Refueling and Deck FillsIn New Jersey this past summer, there was yet another dramatic example of why you should always be present when your boat is refueled. New Jersey is one of the few states that require attendants and only attendants to pump gasoline at a service station. In this case, the attendant — a teenager — stuck the pump nozzle into a trailer boat's fish rod holder, pulled the trigger, and pumped over 100 gallons into the bilge. The fire department responded immediately and averted a catastrophe. The boat itself wasn't as lucky; the gasoline found its way into the foam core and it was declared a total loss (Claim #11000044).
It's not just fish rod holders that have been involved in people's dangerous mistakes. Most larger boats have three deck fills: water, waste, and fuel (diesel or gas), any one of which has become confused with another. Gasoline has been pumped into diesel fills and diesel has been pumped into gasoline fills. Both have been pumped into waste and water tanks, as well as the aforementioned fish rod holders (and bilges).
To prevent confusion, deck fills should be clearly marked: “Gas” (or “Diesel”), “Water” and “Waste.” But the best defense against mistakenly shoving a nozzle into the wrong hole is for you — and not a guest — to handle the nozzle. If the job must be done by an attendant, look over his or her shoulder to make sure the nozzle is going into the fuel tank.
Refueling, Ignition Protection and Fill Hoses — and Why You Must Open the Hatch and Sniff Before Starting the Engine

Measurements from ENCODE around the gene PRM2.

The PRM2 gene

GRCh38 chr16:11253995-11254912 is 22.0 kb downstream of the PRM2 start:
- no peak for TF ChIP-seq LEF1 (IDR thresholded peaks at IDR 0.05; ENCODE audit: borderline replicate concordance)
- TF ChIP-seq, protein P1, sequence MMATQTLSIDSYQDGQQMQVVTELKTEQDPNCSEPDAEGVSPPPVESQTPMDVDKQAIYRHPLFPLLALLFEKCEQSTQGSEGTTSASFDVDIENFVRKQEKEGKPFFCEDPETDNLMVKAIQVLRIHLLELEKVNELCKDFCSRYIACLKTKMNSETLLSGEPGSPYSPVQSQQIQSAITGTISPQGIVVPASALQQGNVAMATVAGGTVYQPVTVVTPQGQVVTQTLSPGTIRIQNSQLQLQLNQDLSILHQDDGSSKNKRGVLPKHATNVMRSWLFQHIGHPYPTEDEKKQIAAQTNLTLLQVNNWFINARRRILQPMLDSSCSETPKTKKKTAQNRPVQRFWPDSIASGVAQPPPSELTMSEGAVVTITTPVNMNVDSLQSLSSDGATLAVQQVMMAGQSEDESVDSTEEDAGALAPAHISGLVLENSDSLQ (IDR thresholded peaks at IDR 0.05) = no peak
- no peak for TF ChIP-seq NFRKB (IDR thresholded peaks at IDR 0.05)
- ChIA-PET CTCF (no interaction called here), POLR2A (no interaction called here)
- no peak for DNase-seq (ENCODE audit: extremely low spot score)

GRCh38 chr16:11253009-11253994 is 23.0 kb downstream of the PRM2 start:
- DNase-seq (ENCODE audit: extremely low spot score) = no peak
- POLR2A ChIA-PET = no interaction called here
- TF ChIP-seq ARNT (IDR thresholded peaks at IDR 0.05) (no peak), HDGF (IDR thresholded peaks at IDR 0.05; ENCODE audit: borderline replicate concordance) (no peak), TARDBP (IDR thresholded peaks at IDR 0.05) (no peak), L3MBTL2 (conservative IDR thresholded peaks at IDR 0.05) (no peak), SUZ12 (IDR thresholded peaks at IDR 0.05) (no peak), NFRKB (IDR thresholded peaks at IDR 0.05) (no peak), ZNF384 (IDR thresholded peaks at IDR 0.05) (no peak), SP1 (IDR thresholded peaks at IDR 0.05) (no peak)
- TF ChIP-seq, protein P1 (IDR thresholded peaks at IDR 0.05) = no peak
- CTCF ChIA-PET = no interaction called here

Claim #0604041: According to the surveyor's report, an explosion occurred shortly after the boat was refueled. Gasoline had leaked down out of a hole and down the exterior of the fuel pipe and into the bilge. The engine was started and the explosion was traced to an automotive starter that was not ignition protected.
Three things that boat owners can learn from this claim: First, it certainly underscores the need to use only ignition-protected parts on a boat's gasoline engine. Anyone who owns a gasoline powered boat knows, or should know, that a single spark in an engine compartment has the potential to destroy the boat. And — point number two — fill hoses, like any other hose on the engine, need to be inspected periodically. Even though a fill hose only holds gasoline intermittently, it is prone to becoming brittle and cracking as it ages, just like any other hose in the fuel system. The final point is one that should be etched in the mind of every skipper whose boat is powered with a gasoline engine: ALWAYS, ALWAYS, ALWAYS open the hatch and sniff for gasoline before starting the engine. Merely running the blower for five minutes will do nothing to prevent an explosion if there is spilled fuel in the engine compartment.
This Winter, Consider Moving Your Boat to a
Securing a chubby boat in a tight slip is a precise exercise anytime but it's especially critical in winter when winds can be blustery, tides can be extreme and visits to the marina are less frequent. The best way to protect your boat over the winter is to store it ashore; boats don't sink on land and they can't be bashed against pilings. If you must leave it in the water, however, it's imperative that the slip be well protected and large enough to keep the boat floating freely away from hard surfaces. If the boat is in a slip with marginal room to rise and fall with winter tides, consider asking permission to move it over the winter to a more commodious slip, one that is being vacated by a larger boat that is being stored ashore.